No hablo español - best way to teach myself Spanish (again, sort of)?
September 13, 2019 12:35 PM   Subscribe

I am tired of only being able to speak one language and I really want to try to learn Spanish. I did take it in late middle school, high school and for a year in college, which was obviously way too late in life for it to have really taken hold. But I'm ready to try again! Snowflake details below...

Where I'm at is that the present tense is pretty firmly ingrained in my brain. As long as I know the word for a given verb, I can say simple things like "Yo bebo jugo de naranja" / "I drink orange juice." At one point, I knew the preterite past tense although I've forgotten it. I vaguely recall learning things like the subjunctive to express hopes or speculation, and how to say commands, but that has definitely fallen out of my brain.

Just to get me started, I have been doing things like Duolingo and Rosetta Stone. But I see that it teaches a lot of vocabulary that is easy to memorize ("abrigo" means "jacket" and so on). But these methods don't seem to explain conjugation - they just sort of introduce verbs and hope you pick up how they work. Maybe I haven't gotten far enough for that to happen, but I really feel like memorizing vocabulary and phrases is the easiest part. I want to focus on learning how to conjugate verbs correctly because that is the building block to create sentences. I'm quite good at English - like, sentence diagramming comes naturally to me - so I think understanding the building blocks and conventions of Spanish would be useful to me. I also want to get better at understanding spoken Spanish since reading it is much easier for me.

Are there any good apps or interactive websites, etc. that will teach me verb conjugation and the mechanics of Spanish? I like being able to read *and* hear the words, and be encourage to write them and speak them, so I can make sure I understand pronunciations too. In high school, I remember learning the present tense with a shoe-shaped diagram of yo, tu, el/ella/usted, nosotros, ellos/ellas/usteds, which was helpful to be able to refer back to. I learned by memorizing the pattern, and it isn't helpful to me to just encounter verb usage as one-offs. I also want guided lessons that have a structure to them and are interactive. I do like the way Duolingo works, I just want something that focuses on the grammar lessons and not just repetitive exposure to phrases/words.

A few years ago, I did sign up for an adult education class to refresh my Spanish. But it was once a week and I found it moved way too quickly. As an adult education class, people were coming in with different levels of Spanish background, and a lot of people were ahead of me, so I felt stupid asking questions. The instructor didn't seem to have the time to focus on giving individual attention either. It just wasn't that helpful. Also, getting up and going to a class at some place is a hassle that makes it more likely I will quit. I think I need to focus on studying on my own for now.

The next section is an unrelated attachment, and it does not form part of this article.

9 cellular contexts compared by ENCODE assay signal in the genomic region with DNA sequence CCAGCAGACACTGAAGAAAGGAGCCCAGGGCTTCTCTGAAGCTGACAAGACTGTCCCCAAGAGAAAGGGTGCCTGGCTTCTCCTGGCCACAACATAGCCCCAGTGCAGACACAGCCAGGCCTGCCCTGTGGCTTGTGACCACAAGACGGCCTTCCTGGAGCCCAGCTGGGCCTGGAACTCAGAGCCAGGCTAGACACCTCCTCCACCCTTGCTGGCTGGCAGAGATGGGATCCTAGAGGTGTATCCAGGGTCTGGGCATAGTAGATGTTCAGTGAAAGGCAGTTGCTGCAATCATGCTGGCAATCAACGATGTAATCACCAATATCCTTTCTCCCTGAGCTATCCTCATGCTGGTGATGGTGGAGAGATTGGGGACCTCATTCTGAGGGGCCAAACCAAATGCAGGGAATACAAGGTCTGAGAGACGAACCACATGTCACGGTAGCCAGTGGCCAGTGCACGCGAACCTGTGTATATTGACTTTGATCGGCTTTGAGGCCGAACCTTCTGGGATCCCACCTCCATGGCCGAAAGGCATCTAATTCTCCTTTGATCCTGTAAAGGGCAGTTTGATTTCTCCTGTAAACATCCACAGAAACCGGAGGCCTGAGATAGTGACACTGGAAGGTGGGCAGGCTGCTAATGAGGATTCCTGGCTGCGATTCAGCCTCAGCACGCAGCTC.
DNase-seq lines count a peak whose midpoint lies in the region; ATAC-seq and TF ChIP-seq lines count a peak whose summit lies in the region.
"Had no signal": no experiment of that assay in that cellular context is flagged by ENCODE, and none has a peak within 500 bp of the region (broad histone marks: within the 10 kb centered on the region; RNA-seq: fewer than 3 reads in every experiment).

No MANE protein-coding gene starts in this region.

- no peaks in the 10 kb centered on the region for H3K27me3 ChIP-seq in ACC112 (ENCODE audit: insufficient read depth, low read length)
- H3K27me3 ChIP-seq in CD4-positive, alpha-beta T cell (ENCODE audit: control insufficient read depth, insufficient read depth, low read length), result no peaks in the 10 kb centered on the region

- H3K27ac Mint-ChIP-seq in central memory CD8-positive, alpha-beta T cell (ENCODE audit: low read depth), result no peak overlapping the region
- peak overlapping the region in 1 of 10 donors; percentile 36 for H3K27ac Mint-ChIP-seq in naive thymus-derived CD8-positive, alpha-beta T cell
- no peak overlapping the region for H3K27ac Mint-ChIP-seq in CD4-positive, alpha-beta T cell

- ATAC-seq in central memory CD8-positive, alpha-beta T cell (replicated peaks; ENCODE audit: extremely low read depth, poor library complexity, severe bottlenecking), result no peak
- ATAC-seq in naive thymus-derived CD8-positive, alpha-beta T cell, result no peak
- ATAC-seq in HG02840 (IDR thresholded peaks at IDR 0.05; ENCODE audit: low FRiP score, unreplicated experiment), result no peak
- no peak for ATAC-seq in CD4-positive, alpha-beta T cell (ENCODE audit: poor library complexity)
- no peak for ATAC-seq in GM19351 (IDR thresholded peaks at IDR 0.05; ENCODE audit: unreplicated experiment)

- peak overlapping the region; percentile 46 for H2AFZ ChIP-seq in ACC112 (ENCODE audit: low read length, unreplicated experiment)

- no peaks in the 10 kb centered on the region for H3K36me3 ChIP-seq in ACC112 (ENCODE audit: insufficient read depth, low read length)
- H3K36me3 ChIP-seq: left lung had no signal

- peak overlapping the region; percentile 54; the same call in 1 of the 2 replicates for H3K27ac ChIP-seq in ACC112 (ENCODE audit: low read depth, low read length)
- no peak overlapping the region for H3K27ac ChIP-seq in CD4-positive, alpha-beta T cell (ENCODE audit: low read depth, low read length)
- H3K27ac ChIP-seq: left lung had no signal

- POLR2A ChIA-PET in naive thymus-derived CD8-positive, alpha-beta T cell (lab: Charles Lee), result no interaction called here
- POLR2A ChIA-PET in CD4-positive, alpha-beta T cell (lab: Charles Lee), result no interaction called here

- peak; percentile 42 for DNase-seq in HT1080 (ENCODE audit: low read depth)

I'd consider one-on-one private lessons, but not right now. I would rather start on my own to refresh the stuff I already learned and do what I can on my own before I spend the money on lessons. I think lessons will be expensive and I should try to get as far as I can on my own. Down the road I'd consider it.

Any ideas or recommendations or thoughts? Unfortunately, living in South America or Latin America is not a possibility for me right now, even though I know that's the true way to learn!
posted by AppleTurnover to Education (6 answers total) 30 users marked this as a favorite
 
I think when you're doing it on your own, you want to spread yourself around a bit and pick up a variety of formats. So, books to read up on grammar initially, apps for drilling the grammar, podcasts to improve your listening, language cafe to practice speaking, follow some Spanish news accounts on social media and see how much you can understand from articles they link to.

I asked this question about resources for learning verbs which you might find useful.

I really enjoy the Duolingo Spanish podcasts - they claim to be intermediate Spanish but if so, they're definitely lower-end intermediate - the Spanish is very slow and clear, and always backed up by explanations in English. They're also really interesting, and explore a lot of the recent chequered history of various South American countries through first-hand experiences. Gritty Spanish (which you have to pay for) is pretty hilarious, I've not listened to it as much as I thought I would, but with topics like Bent Cop, Hustler from Vietnam, The Drunk etc., it makes a change from more traditional stilted language learning audio. It features a whole selection of different accents, too.